Occasionally, severe thunderstorms occur. These storms can produce damaging winds and large hail in addition to the usual hazards of lightning and very heavy rain. There is also the risk of Tornadoes. Severe thunderstorms can occur at any time of the year but are most common during the spring months. There is a secondary severe weather season during the Fall months. Tropical disturbances – some of which reach the Gulf Coast as Hurricanes but lose intensity as they move inland – can occasionally bring heavy rains.
The highest recorded temperature was 108 °F (42 °C) on July 28, 1952 and August 16, 1954, while the lowest recorded temperature was −19 °F (−28 °C) on January 30, 1966.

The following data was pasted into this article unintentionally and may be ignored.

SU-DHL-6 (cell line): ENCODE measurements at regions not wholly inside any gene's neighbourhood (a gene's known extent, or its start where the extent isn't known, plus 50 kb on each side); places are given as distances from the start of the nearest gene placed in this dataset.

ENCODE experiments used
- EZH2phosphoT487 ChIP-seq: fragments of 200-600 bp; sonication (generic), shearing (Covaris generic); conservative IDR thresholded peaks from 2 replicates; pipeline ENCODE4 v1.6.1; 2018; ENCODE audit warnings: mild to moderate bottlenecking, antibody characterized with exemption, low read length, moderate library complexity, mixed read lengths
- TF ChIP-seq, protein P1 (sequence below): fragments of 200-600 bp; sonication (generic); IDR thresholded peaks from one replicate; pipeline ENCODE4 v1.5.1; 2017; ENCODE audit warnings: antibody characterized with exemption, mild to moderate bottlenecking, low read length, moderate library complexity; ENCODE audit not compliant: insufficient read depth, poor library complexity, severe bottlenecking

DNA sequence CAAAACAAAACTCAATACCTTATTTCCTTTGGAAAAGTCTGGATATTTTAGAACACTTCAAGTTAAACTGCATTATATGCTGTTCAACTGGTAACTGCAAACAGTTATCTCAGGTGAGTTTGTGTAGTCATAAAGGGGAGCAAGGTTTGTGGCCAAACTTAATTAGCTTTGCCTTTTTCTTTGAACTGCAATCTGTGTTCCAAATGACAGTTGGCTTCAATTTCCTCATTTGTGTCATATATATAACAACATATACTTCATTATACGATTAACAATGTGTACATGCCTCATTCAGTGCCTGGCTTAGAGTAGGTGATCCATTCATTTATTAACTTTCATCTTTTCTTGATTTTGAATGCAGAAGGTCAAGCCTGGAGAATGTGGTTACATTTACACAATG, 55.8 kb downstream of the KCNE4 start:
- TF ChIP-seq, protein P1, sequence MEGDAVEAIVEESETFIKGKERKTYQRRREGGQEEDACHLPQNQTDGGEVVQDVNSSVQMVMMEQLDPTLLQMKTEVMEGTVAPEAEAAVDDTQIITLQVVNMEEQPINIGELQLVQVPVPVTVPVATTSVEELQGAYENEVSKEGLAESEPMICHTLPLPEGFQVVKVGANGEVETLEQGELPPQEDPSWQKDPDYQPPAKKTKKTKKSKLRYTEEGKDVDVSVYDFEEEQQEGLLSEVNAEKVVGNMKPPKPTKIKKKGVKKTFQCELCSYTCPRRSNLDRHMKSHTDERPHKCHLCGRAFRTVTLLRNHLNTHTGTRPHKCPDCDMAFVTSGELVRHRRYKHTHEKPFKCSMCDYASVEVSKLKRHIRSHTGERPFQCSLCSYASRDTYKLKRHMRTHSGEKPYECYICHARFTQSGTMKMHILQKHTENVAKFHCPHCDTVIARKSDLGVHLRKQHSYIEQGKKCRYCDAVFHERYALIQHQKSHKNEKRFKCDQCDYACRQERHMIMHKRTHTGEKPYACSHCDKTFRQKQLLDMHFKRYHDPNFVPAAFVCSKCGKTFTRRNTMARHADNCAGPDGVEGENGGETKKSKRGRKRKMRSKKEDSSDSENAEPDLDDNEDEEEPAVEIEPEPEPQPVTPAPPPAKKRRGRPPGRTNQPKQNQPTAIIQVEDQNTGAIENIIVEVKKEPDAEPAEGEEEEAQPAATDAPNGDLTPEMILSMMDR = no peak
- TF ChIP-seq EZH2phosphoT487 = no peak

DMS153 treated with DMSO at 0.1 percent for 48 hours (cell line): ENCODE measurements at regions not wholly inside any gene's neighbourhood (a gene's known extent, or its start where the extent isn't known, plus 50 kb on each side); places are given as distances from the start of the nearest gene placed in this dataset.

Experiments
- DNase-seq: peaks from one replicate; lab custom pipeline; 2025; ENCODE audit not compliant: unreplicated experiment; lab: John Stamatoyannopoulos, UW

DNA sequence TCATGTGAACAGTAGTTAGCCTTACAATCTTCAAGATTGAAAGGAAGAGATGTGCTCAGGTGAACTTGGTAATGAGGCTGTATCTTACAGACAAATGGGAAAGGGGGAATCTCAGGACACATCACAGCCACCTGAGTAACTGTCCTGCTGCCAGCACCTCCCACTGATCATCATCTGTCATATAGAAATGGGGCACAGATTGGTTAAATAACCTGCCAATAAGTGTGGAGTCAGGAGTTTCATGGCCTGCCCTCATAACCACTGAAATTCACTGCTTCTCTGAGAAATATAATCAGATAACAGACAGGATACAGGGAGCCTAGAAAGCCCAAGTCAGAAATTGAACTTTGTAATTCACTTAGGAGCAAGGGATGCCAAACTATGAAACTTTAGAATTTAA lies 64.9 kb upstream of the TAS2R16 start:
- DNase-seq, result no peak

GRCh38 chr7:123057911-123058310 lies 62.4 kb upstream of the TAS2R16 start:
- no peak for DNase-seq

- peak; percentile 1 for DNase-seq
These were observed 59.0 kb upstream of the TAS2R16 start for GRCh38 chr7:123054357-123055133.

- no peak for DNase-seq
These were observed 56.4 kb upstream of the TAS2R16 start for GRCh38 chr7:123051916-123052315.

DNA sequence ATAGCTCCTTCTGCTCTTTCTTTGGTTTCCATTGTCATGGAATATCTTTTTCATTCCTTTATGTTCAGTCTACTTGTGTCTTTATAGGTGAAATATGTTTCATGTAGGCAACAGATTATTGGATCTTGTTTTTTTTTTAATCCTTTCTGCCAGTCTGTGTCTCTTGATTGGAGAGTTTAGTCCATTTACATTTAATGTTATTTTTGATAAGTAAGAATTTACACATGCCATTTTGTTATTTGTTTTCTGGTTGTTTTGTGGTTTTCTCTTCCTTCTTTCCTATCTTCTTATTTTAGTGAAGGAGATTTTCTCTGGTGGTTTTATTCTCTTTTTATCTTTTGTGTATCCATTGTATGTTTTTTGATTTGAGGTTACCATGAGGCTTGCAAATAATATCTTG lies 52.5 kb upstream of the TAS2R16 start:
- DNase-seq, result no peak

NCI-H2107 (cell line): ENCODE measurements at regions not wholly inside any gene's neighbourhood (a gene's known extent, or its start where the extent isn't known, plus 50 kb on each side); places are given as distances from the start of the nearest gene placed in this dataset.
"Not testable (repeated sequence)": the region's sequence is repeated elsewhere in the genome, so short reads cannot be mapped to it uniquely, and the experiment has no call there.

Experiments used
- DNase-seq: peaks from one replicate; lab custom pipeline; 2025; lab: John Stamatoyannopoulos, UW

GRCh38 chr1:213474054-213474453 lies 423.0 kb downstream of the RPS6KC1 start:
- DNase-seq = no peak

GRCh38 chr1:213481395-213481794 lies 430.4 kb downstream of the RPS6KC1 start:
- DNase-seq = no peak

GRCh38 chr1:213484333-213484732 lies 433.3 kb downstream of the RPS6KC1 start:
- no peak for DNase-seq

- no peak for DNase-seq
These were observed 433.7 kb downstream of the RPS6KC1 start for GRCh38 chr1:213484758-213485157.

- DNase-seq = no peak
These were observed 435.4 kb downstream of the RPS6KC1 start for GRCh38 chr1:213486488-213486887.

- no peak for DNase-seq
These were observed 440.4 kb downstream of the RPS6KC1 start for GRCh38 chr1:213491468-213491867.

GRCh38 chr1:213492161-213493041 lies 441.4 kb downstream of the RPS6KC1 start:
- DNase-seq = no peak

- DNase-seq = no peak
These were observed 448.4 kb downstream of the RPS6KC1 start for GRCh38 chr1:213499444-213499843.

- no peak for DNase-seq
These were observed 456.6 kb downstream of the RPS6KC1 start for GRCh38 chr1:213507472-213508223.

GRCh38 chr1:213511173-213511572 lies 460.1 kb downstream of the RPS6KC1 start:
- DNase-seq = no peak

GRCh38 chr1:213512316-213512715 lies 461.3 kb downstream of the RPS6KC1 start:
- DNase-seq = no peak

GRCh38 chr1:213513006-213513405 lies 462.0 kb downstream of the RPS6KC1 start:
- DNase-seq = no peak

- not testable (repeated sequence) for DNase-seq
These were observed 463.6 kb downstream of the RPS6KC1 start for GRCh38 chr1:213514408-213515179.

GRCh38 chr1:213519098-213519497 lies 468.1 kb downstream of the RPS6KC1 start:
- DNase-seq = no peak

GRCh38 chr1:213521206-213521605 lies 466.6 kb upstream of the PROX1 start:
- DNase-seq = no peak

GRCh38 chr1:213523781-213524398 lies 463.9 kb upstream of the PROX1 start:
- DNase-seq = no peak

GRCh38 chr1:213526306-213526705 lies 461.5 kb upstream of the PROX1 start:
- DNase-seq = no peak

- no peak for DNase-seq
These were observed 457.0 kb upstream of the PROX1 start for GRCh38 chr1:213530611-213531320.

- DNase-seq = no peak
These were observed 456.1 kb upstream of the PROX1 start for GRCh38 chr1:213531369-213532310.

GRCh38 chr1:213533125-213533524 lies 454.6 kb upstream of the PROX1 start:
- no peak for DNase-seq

Decatur has grown to be the busiest river port on the Tennessee River. The Port of Decatur sees large amounts of barge traffic from up and down the Tennessee River, which has led to twenty Fortune 500 companies opening plants in the city.
Decatur is also known as the “Home of Meow Mix”, after the company bought a 200,000-square-foot (19,000 m2) facility in town, and now utilizes its riverfront property to ship the finished product up and down the Tennessee River.
Being part of the Huntsville-Decatur CSA, the city lies within the region having the most engineers per capita in the nation.